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What is the best biochem resource?

Discussion in 'Step I' started by igcgnerd, May 17, 2014.

  1. igcgnerd

    igcgnerd Hawkeye 10+ Year Member

    Apr 3, 2006
    I's still struggling with the biochemistry section. The most difficult areas seem to be the pathways with their metabolic derangements. What sources have proven to be the highest yield (ie DIT, PASS or some other program)?
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  3. CherryRedDracul

    CherryRedDracul Resident Sh!tposter Physician 5+ Year Member

    Oct 12, 2012
    North America
    If you don't mind an outline format, I'd say Rapid Review Biochem is the best one out there. All the high yield stuff that's appeared on the exam is in the margins and highlighted in blue.
    notbobtrustme and DermViser like this.
  4. bucks900

    bucks900 5+ Year Member

    Dec 12, 2011
    I also like Rapid Review but the outline format definitely isn't for everyone.
  5. Petypet

    Petypet Physician 7+ Year Member

    Sep 28, 2009
    Rapid review is great but overly detailed for step 1. FA biochem section is sufficient, albeit difficulty to learn from.
    YeahNoMind likes this.
  6. Apoplexy__

    Apoplexy__ Blood-and-thunder appearance 5+ Year Member

    Oct 20, 2012
    Up on the Hydra's back
    +1. I used nothing but FA for Biochem, except I Googled things incessantly and used other texts as mere references. It took me 15+ hours; I went through FA with a fine-tooth comb, and looked up every single thing I didn't know. But it worked. My Biochem background is god-awful, and now Biochem is one of my best subjects.
    orchitisphlebitis likes this.
  7. Diggidy

    Diggidy 7+ Year Member

    Jan 20, 2009
    I just use FA for biochem. I went through it very slowly and learned it all, and then promptly forgot it a week later. Bah. Biochem will be the last thing I review before I take my test on June 7th, because it just does not stick in my brain.
  8. periaqueductal


    Oct 5, 2013
    I agree with the above. I worked through the FA section thoroughly and drew the pathways out. I then did/am doing question banks to solidify it. Granted, you will get a lot of them wrong-especially in Uworld-but there's no better way to learn it than having an idea of the pathway and getting a difficult question on it. Really helps bring it all together.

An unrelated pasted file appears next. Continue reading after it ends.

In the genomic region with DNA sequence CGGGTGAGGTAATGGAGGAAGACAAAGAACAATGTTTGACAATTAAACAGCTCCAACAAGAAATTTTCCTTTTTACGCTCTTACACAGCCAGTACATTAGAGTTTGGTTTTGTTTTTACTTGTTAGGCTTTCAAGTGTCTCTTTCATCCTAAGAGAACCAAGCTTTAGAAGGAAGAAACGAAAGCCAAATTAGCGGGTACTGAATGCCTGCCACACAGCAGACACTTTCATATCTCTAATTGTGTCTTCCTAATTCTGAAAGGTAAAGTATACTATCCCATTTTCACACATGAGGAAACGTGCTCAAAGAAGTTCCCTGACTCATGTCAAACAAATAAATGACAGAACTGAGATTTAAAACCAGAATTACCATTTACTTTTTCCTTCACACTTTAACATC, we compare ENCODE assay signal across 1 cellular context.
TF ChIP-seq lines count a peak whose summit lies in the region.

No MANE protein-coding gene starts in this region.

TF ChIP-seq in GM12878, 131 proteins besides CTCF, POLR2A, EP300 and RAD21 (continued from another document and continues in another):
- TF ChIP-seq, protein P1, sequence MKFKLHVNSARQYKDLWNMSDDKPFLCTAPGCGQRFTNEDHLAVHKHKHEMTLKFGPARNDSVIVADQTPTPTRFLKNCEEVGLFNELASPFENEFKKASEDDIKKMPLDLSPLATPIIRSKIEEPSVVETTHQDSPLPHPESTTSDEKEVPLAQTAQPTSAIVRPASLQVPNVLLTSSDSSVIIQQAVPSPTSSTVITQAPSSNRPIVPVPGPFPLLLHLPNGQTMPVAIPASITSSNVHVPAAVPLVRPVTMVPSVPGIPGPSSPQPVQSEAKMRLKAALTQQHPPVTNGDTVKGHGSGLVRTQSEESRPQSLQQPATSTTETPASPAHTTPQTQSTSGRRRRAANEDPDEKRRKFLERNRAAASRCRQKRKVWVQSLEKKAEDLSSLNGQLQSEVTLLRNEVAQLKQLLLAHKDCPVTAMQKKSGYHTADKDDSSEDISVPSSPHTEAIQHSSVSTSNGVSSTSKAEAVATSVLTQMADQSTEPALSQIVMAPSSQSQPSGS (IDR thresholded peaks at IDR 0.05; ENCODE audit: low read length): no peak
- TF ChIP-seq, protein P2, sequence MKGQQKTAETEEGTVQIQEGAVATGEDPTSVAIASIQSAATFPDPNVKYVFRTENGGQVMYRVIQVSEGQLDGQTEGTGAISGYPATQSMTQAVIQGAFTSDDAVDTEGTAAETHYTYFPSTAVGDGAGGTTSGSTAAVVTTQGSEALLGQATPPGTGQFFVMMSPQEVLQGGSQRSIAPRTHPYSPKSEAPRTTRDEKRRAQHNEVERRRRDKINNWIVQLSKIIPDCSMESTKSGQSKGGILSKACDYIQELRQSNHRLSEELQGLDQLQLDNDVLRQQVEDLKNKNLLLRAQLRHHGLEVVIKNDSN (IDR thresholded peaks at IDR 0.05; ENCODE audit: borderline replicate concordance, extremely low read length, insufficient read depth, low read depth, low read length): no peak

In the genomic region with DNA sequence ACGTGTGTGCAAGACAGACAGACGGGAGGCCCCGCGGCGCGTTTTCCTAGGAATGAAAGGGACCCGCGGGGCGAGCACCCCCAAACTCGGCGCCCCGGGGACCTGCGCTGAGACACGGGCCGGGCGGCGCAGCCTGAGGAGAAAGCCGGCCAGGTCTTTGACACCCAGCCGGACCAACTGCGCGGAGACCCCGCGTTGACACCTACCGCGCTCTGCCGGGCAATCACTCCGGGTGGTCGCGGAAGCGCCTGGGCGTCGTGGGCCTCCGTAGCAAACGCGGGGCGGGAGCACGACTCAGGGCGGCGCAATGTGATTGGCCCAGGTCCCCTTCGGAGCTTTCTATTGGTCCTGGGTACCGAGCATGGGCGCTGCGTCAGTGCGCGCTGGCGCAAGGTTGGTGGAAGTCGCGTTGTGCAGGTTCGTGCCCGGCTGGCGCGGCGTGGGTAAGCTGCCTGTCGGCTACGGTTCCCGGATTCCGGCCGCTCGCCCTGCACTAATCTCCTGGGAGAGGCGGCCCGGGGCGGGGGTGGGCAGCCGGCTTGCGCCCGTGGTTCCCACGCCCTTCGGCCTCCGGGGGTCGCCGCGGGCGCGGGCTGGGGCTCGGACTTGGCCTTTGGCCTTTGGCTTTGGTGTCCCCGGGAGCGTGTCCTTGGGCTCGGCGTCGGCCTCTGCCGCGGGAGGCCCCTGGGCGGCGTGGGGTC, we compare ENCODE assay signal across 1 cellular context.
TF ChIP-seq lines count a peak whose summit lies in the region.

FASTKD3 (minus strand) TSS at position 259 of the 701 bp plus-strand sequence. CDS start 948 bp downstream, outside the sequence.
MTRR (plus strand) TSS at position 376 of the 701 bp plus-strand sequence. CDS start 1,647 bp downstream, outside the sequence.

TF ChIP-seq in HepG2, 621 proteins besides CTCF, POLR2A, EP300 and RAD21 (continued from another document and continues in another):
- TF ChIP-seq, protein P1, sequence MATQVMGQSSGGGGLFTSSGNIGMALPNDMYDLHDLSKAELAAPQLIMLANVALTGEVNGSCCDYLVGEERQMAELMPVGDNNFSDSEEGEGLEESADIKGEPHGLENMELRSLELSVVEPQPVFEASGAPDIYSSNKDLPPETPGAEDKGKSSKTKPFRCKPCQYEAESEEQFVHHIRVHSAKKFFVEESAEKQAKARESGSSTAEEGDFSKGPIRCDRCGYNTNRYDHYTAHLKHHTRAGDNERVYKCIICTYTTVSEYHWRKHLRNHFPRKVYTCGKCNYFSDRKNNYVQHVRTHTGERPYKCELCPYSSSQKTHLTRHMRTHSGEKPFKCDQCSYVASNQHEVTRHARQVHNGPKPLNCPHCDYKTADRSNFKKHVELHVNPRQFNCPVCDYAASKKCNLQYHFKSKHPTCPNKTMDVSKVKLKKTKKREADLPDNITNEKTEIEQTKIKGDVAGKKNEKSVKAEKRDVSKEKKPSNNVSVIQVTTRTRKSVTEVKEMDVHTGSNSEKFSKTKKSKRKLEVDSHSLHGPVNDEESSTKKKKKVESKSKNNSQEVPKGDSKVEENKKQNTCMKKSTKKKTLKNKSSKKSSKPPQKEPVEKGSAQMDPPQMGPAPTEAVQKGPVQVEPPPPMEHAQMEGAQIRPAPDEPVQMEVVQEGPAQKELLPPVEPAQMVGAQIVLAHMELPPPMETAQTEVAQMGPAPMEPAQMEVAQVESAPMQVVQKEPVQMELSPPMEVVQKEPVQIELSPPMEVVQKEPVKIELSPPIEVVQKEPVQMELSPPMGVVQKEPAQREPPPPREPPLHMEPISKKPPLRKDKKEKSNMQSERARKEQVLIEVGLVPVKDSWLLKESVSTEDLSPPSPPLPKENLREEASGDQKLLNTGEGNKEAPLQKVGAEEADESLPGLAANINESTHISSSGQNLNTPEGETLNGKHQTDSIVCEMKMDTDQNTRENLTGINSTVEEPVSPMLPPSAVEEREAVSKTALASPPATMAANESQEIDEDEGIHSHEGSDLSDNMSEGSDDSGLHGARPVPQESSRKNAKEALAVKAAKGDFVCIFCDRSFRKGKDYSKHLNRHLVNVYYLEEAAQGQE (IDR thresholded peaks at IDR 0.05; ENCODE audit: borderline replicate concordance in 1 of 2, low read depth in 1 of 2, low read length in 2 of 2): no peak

orchitisphlebitis likes this.
  9. Diggidy

    Diggidy 7+ Year Member

    Jan 20, 2009
    And someone can correct me if I'm wrong, but between my school's CBSE, doing an NBME, and the free 150 questions floating around, I've not seen any step 1 biochem questions that are nearly as hard as UWorld's are on average.
  10. BlueArc

    BlueArc 2+ Year Member

    Jan 27, 2013
    Seriously? Wow. I'm impressed. I am struggling like hell.:drowning:
  11. DermViser

    DermViser 5+ Year Member

    Apr 4, 2009
    Your choices are:
    1) Rapid Review Biochemistry
    2) Lippincott's Biochemistry - although most consider this WAY too much and more appropriate for coursework
    3) Kaplan Biochemistry Lecture Notes + accompanying Kaplan videos

    Pick one.
  12. DermViser

    DermViser 5+ Year Member

    Apr 4, 2009
    The pathways aren't important as certain rate-limiting steps or those in which a deficiency in the enzyme results in a clinical disorder.
    CherryRedDracul likes this.
  13. bulldogmed

    bulldogmed 2+ Year Member

    Mar 7, 2012
    Not for pathways, but for diseases Picmonic is the way to go, especially for lysosomal and glycogen storage diseases.
  14. Apoplexy__

    Apoplexy__ Blood-and-thunder appearance 5+ Year Member

    Oct 20, 2012
    Up on the Hydra's back
    Haha thanks. What helped me big-time was connecting all the pathways. Every time I would learn a new pathway, I would try and see how it would exit from or enter into another pathway. I don't know why, but this really solidified things in my head. I ended up connecting them more and more until I eventually made this mega-pathway of 10+ pathways combined on a piece of paper. The best approach after practicing them enough to be familiar with them was to just start with glycolysis and mind-dump as many connections as I could until I ran out of ideas (e.g. Glucose --> Glucose-6-P...Hm...Glucose-1-P can enter here, which leaves the door open for Glycogenolysis and Galactose metabolism).

    Like DermViser said, it's more important to know rate-limiting steps, co-factor vitamins (very important), enzymes (most important to just recognize what pathway they belong to), and correlations to pathologies, but you can easily write this stuff in as you draw out your pathways.

    In the end, as with anything on the USMLE, understanding > memorizing. Pages 98 + 99 in FA 2014 may be the most important pages of Biochem. Also, the "Activated carriers" box of pg. 101. I can't tell you how helpful it is to know that basically any reaction in which NADH is generated has an enzyme ending in "dehydrogenase" and uses B3 as a cofactor. Or that reactions involving the movement of an aldehyde or ketone require B1.
    Last edited: May 18, 2014
    Shadowmoses and BlueArc like this.
  15. Shadowmoses

    Shadowmoses 5+ Year Member

    Mar 18, 2011
    If there are a few pathways actually worth memorizing, it would be glycolysis and the purine/pyramidine synthesis and salvage pathways. Glycolysis + CAC is like what every other pathway ultimately leads too or branches from, while the nucleotide stuff is ridiculously high yield because of the anti-cancer drugs.

    Then what kirbymiester said is spot on good advice
  16. mdtobe249


    Oct 14, 2013
    Rapid Review definitely was money for me. + picmonic for supplement

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